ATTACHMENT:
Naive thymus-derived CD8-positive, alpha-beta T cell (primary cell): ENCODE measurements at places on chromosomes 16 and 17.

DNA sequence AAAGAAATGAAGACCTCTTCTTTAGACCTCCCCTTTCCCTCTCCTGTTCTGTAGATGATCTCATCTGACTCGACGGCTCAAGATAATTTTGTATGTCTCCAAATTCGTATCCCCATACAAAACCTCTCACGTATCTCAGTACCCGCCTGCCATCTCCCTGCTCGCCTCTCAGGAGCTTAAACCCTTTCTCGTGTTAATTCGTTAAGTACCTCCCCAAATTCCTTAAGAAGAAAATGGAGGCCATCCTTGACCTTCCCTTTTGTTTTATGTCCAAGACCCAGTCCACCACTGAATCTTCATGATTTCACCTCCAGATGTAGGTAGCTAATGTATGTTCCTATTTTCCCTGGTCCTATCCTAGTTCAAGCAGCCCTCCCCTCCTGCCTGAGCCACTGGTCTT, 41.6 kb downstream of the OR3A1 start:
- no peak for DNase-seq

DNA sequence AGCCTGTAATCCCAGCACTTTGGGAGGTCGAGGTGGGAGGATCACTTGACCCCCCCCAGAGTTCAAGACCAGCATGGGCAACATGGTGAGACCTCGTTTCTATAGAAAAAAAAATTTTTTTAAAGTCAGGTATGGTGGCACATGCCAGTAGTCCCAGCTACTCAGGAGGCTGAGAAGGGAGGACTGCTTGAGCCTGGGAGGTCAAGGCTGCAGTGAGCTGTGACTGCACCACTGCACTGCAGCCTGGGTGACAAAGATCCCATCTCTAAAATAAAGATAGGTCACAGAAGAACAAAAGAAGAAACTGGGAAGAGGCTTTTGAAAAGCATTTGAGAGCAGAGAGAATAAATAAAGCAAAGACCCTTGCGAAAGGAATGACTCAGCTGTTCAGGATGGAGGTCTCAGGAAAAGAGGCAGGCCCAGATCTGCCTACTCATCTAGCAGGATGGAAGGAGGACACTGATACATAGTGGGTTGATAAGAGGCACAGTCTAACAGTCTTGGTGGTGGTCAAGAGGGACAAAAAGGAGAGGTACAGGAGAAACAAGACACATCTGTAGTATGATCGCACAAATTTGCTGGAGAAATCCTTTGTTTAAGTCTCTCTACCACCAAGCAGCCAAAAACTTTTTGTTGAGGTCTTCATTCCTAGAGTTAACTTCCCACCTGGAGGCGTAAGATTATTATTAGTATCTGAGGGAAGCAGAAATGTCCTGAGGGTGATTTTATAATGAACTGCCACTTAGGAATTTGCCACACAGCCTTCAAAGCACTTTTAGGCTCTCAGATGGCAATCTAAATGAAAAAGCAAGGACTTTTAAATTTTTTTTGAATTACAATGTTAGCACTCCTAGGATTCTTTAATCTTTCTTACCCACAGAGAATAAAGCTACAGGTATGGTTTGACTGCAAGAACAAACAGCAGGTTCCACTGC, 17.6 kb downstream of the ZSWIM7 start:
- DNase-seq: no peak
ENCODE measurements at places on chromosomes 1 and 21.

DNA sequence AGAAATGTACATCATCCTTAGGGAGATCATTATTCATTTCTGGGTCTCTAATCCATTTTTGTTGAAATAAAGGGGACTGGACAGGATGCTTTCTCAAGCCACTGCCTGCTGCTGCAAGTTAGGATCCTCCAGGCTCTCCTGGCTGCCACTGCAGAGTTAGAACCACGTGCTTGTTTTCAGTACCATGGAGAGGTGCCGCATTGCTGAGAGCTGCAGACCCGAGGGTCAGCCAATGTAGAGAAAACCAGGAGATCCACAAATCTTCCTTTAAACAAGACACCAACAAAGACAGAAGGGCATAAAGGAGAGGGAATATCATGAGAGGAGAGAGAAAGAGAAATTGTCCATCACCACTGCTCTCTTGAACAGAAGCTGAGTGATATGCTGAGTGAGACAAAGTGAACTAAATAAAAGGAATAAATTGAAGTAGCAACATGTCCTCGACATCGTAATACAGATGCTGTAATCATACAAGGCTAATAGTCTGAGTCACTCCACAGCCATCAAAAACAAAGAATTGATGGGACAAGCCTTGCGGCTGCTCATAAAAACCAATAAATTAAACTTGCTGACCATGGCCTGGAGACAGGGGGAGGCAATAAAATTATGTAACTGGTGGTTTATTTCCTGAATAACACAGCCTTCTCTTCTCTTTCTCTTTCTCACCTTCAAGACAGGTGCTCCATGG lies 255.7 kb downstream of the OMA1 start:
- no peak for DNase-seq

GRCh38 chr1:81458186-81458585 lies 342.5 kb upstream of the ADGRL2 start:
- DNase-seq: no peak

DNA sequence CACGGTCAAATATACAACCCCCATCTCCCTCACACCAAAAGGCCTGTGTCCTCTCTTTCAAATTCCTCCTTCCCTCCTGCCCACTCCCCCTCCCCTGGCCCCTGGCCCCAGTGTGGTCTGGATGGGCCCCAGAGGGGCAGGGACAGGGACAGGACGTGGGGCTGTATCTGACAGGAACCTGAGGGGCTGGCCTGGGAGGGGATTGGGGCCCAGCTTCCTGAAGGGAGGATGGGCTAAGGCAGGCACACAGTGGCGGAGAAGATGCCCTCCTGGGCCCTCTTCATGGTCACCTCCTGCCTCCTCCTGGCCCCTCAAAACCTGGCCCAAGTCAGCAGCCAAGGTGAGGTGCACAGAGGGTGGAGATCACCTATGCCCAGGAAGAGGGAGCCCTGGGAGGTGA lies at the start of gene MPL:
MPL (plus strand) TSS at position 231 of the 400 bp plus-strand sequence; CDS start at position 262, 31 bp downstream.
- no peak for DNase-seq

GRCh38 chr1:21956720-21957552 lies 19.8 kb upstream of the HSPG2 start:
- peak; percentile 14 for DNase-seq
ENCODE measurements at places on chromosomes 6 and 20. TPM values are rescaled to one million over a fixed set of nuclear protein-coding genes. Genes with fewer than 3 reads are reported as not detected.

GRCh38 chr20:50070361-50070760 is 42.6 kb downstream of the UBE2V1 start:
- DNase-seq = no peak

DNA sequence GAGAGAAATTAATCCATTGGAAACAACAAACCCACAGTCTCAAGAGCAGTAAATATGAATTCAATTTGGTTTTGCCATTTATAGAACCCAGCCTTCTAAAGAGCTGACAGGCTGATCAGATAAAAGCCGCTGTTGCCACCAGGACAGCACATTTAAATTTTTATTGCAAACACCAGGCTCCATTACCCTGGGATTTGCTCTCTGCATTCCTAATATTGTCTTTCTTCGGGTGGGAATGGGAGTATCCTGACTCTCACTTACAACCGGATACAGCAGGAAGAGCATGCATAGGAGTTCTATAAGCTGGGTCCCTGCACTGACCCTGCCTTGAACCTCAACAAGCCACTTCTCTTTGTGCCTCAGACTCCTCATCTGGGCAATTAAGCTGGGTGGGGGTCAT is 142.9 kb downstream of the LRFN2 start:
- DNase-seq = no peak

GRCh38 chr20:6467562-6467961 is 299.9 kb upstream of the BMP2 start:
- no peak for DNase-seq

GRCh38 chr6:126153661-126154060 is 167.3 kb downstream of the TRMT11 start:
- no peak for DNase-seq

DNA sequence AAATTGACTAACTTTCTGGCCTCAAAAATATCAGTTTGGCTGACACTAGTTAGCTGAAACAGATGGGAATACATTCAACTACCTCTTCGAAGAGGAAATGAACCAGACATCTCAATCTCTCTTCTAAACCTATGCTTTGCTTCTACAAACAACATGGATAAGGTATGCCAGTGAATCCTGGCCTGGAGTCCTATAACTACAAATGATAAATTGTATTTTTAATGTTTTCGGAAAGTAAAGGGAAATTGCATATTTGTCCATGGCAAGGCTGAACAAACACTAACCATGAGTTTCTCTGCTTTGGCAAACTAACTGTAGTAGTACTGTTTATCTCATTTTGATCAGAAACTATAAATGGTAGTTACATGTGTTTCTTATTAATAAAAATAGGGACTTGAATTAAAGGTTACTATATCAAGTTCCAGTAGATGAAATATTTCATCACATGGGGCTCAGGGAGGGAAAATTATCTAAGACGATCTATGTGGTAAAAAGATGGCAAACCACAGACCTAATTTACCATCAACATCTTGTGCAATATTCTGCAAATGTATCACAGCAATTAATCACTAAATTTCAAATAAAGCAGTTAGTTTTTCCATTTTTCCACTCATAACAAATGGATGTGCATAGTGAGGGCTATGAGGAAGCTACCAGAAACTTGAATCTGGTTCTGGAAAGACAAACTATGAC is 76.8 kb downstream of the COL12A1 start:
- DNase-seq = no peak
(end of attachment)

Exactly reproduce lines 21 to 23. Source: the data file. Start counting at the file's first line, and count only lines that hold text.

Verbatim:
GRCh38 chr20:6467562-6467961 is 299.9 kb upstream of the BMP2 start:
- no peak for DNase-seq

GRCh38 chr6:126153661-126154060 is 167.3 kb downstream of the TRMT11 start: